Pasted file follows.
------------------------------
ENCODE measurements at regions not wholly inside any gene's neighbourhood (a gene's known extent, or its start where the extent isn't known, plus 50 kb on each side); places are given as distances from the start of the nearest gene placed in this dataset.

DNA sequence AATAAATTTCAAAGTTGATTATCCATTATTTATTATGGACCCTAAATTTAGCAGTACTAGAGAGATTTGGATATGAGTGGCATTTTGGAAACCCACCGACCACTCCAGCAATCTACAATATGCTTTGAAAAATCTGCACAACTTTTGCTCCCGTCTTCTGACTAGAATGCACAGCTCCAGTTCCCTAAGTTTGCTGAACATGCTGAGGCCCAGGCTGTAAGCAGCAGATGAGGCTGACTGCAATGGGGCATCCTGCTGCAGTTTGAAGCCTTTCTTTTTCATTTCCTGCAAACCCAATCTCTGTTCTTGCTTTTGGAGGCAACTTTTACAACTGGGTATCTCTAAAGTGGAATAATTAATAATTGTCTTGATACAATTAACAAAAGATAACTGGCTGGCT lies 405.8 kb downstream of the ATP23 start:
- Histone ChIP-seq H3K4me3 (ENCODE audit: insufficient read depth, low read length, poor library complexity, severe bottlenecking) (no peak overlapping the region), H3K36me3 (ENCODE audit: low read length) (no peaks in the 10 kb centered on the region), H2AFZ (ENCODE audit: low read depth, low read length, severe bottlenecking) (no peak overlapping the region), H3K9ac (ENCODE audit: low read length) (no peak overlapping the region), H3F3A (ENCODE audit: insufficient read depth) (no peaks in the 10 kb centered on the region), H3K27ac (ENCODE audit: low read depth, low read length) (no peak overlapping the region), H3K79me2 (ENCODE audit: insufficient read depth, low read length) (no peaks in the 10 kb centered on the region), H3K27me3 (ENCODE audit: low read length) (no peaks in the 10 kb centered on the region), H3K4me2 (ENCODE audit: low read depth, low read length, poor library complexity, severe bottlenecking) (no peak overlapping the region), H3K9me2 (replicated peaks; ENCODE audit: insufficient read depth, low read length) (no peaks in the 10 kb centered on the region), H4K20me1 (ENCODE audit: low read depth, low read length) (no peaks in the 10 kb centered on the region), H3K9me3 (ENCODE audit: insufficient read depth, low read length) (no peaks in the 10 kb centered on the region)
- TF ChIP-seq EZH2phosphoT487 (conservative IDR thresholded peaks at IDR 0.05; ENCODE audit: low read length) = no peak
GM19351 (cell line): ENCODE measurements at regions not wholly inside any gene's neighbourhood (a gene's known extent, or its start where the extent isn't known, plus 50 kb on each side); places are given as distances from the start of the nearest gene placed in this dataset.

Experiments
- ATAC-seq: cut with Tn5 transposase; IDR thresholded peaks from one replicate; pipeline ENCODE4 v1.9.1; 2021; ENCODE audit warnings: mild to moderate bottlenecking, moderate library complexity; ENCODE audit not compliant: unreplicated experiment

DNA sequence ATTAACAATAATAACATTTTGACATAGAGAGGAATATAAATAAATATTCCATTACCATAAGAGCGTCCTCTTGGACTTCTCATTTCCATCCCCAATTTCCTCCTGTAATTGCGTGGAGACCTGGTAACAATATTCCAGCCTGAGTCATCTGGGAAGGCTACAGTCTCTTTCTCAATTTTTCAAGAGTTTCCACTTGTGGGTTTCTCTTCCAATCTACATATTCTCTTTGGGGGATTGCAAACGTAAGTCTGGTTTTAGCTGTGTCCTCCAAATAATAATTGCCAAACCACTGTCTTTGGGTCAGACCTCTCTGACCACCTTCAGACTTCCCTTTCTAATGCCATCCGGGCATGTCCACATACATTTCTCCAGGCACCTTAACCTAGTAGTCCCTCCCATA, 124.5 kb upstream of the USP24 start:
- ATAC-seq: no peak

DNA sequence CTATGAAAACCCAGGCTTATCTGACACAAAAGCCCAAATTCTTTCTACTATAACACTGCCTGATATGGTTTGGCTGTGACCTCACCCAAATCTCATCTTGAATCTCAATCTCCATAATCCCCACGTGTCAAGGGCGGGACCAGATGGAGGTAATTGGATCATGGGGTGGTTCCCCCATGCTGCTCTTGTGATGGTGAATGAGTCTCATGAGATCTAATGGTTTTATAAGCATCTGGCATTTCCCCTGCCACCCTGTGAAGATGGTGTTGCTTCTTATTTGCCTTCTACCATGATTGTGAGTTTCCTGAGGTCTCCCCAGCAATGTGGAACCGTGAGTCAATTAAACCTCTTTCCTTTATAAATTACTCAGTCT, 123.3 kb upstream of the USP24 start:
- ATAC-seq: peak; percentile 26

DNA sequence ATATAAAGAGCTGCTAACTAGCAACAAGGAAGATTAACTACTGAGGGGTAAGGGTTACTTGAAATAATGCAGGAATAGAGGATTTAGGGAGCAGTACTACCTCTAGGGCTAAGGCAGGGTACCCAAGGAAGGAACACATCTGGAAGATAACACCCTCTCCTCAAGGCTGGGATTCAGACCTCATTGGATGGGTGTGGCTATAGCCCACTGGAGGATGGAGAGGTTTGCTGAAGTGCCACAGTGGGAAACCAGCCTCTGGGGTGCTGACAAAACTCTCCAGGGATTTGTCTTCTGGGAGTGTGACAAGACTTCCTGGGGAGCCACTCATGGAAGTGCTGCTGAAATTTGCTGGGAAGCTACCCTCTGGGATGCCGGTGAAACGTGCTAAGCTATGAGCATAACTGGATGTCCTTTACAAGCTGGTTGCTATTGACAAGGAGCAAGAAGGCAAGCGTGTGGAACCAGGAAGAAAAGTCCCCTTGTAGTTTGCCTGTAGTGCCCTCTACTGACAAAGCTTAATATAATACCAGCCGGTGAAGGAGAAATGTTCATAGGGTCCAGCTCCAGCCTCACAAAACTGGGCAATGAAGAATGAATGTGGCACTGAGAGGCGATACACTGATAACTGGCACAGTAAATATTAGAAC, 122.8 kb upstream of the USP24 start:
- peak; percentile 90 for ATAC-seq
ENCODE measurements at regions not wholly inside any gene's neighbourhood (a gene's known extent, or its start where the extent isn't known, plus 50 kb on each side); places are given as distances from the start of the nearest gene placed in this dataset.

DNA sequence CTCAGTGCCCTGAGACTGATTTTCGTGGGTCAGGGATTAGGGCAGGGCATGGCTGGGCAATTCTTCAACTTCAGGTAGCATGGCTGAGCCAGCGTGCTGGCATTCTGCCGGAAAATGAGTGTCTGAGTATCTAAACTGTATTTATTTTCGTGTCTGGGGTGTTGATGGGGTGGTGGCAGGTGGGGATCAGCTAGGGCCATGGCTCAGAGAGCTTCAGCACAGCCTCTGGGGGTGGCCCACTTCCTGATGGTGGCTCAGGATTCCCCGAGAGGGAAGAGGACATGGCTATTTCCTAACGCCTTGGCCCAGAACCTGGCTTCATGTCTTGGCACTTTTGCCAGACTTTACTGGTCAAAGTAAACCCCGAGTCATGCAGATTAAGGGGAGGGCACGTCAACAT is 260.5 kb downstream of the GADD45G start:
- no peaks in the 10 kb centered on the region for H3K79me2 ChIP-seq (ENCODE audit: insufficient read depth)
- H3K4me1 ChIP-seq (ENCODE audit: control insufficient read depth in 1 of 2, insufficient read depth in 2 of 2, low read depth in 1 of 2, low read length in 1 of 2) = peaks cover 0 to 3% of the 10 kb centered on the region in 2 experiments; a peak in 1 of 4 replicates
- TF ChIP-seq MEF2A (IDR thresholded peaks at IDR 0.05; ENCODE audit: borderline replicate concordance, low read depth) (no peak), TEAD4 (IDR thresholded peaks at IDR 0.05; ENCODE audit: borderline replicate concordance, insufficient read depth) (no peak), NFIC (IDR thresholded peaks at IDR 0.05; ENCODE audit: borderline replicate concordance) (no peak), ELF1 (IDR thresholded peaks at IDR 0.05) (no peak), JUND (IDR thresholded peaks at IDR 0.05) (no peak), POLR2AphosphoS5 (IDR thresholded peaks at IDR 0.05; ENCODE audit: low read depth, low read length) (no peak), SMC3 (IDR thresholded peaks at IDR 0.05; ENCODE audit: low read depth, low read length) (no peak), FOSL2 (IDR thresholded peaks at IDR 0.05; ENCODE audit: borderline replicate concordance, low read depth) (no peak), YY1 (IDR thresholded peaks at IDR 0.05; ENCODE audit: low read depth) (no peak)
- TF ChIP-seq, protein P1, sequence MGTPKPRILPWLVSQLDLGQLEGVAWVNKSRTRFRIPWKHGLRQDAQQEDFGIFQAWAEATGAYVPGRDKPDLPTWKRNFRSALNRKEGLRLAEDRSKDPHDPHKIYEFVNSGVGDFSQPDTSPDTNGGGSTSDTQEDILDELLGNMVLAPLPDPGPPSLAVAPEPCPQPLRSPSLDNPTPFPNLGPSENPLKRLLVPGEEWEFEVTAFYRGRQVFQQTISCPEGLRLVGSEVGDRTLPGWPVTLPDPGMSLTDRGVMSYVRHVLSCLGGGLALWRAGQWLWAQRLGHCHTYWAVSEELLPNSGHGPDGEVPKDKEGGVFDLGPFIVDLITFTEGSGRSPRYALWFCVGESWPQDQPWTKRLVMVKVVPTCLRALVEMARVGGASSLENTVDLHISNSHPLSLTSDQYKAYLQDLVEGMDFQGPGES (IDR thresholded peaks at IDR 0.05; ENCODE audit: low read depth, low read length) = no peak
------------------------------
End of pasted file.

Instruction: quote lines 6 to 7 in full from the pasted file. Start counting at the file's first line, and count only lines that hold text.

Experiments
- ATAC-seq: cut with Tn5 transposase; IDR thresholded peaks from one replicate; pipeline ENCODE4 v1.9.1; 2021; ENCODE audit warnings: mild to moderate bottlenecking, moderate library complexity; ENCODE audit not compliant: unreplicated experiment